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More than a coach

After 26 years as the Vikings head coach, Teri Mariani has climbed a number of mountains to see the softball program succeed. Not only has she climbed over obstacles for the team but also set many milestones for herself.

Coach Mariani has been on the Portland State campus for 30 years, as a student, athlete, administrator and coach. Throughout her relationship with Portland State, she has earned the reputation of a hard and dedicated worker toward the success of PSU.

As a student, Mariani was an outstanding three-sport athlete. She helped to captain the basketball team to a national tournament and to lead the volleyball team to three consecutive national tournaments. Two of those resulted in top 10 finishes.

Growing up in the Portland area, Mariani graduated from the nearby St. Mary’s Academy and chose to attend PSU to earn her physical education degree.

“I knew I wanted to coach when I was in school, sitting on the bench, thinking of what calls I would make,” Mariani explained. “I always knew I would coach in some aspect.”

The hardest thing as a coach is having to watch the sport you love form the dugout.

“I miss it all the time,” Mariani said of her sport.

In 1998, Mariani coached and played for a softball team in the Nike World Master Games.

“Playing brought it all back, really fast,” Mariani said of her return to the field.

Though this season the Vikings are 19-30, they’ve still had a solid year. Their record doesn’t do justice to the way they’ve played. Several games were lost in the final innings or by one big hit. A few years ago the Vikings wouldn’t have even been able to compete at this level, as junior pitcher Morgan Seibert said. Just last weekend the Vikings split with the University of Hawaii, which is second in the conference.

The constant improvement is the measure of how much time and effort coach Mariani and her staff have put into the program. With a tight budget and a conference loaded with talented teams, the Vikings have done a good job, said Mariani.

While working hard to build up the Vikings program, Mariani was also coaching a softball summer camp.

Coach Mariani does a lot of her recruiting in the Northwest, not only because of the talented athletes, but also because it helps keep the kids close to home.

“I would take a talented player from anywhere in the country,” said Mariani. But she likes the support of families.

“It’s nice to have some of them close to home though, so their families can watch them play,” she added.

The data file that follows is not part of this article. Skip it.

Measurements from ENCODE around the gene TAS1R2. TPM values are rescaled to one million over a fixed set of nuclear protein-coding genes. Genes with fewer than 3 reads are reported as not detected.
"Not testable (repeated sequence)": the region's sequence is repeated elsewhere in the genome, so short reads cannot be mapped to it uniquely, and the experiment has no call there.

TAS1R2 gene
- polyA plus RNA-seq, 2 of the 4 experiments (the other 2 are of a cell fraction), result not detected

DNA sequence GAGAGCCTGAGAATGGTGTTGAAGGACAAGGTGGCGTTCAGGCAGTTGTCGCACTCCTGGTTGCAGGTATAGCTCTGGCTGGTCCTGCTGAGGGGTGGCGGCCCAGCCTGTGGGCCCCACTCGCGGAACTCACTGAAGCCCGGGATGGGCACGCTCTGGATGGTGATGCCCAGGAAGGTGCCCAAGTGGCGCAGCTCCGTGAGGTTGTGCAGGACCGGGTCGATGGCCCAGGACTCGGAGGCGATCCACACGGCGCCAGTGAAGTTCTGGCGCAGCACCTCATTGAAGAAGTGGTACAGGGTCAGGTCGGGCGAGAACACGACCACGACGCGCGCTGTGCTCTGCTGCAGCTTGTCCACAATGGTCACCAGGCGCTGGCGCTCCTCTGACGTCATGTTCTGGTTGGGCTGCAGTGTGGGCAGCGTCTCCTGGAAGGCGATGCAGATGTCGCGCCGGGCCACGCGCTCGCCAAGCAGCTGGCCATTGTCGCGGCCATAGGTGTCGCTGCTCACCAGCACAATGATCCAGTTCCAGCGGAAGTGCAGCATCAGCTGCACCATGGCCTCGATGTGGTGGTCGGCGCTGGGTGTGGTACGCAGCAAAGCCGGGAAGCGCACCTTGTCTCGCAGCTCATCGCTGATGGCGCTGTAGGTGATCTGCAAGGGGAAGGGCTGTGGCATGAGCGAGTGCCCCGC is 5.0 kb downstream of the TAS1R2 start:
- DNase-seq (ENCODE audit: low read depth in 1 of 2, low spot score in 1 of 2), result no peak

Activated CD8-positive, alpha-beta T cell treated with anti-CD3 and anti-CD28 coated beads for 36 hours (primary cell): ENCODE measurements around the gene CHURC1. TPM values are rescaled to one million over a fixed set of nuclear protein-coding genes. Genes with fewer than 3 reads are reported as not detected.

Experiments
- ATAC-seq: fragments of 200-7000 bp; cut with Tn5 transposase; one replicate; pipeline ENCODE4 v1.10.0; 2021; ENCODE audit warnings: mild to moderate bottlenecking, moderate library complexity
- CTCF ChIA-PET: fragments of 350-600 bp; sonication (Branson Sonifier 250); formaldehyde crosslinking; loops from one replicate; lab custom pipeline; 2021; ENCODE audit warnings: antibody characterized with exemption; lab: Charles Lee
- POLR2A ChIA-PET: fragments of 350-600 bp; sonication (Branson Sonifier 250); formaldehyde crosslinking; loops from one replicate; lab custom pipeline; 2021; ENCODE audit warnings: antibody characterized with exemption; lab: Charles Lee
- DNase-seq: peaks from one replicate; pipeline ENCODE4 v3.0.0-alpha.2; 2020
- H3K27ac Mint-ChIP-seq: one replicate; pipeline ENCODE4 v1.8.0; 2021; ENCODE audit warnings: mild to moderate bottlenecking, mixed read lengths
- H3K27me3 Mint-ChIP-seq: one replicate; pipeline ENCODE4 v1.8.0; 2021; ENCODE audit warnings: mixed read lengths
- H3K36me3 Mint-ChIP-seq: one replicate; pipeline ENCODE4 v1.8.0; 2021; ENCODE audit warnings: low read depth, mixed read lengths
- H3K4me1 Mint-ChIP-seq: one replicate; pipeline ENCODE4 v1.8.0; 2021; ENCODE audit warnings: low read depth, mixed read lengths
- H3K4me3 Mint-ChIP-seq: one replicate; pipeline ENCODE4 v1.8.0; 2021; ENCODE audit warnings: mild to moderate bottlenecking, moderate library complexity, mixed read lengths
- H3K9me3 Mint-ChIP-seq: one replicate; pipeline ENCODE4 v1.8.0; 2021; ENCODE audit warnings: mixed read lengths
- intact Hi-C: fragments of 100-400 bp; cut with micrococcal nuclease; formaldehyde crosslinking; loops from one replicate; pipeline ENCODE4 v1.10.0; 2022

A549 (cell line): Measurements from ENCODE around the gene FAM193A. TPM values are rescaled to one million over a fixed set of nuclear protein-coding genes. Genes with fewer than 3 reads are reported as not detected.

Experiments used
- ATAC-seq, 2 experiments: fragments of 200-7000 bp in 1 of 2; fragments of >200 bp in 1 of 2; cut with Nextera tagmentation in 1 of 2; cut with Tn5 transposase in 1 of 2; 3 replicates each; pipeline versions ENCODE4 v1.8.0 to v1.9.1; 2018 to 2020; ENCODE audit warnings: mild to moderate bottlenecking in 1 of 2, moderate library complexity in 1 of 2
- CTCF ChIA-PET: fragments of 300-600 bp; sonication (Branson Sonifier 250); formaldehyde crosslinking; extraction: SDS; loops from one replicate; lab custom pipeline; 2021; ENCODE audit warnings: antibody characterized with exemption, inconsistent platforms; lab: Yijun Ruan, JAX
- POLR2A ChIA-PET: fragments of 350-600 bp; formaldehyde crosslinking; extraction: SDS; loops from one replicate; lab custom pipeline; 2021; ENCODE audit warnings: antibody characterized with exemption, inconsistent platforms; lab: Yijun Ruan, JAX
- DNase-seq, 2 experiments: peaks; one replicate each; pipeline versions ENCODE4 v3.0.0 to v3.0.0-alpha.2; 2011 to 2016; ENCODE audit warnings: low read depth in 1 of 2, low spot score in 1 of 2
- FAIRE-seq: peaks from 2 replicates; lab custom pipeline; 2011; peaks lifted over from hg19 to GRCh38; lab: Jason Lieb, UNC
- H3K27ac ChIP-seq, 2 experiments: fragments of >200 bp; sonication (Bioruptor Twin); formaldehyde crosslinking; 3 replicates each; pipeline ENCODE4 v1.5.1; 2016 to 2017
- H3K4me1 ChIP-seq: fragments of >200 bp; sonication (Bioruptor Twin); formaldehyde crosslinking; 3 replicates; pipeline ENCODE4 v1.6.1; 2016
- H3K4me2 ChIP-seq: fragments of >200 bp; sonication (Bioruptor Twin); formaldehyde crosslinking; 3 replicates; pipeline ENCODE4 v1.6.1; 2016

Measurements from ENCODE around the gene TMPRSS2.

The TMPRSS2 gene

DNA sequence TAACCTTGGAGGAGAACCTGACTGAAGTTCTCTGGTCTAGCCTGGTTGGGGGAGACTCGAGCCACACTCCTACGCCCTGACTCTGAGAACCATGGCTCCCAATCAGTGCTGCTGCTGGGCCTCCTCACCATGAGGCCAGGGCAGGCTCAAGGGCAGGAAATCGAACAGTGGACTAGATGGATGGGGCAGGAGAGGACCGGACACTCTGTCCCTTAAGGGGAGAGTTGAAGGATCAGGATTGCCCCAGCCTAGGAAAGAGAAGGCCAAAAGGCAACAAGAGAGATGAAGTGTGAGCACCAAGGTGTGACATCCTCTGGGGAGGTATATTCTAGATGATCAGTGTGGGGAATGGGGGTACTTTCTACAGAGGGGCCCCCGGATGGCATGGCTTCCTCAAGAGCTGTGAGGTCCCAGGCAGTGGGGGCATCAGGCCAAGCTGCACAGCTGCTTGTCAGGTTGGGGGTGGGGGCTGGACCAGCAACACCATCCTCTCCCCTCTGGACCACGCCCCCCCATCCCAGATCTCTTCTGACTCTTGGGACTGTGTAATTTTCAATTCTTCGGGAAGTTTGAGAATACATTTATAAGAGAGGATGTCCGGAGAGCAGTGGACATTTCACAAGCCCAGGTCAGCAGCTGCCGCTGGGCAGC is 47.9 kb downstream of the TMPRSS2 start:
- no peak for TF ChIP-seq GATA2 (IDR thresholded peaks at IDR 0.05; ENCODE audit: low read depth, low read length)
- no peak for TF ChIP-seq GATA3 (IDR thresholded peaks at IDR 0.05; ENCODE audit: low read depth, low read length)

A few years ago coach Mariani wouldn’t have even thought about reaching the end of her career. Now in her 26th year and with over 600 wins, she sees “the light at the end of the tunnel,” Mariani said with a laugh.

“I’ll still coach at least one more year, I don’t know, or as long as the administration and I feel I am doing a good job,” the veteran said. “I can’t imagine it will be more than four or five years,” she added. “I will really miss the on-field coaching and miss being around the players. I’ve been in heaven.”

Mariani will miss the on-field coaching and being around the players as much as they will miss her. Many of her charges see Mariani as their mom.

“I don’t try to play parent. The players need to feel if something happens at least one of the coaches is there for them. There for things that are away from softball,” Mariani said.

Although Mariani knows how much she will miss the game and the players, when she decides it’s time to hang up the cleats, she’s too much a team player to not stop.

“We’ve worked too hard to build this. I don’t want to be the one in the way,” explained Mariani. “We have gotten through a lot of obstacles. The yearly battles are ironed out and we’re in a good relationship with the city. This will be a good job for someone when I’m gone.”

Until that day comes, Mariani and the Vikings are sure to continue the hard work and dedication for the program’s success. Even if she is not coaching, Teri Mariani probably won’t be too far from PSU.

“I’ll always have an attachment. I love Portland State,” Mariani concluded.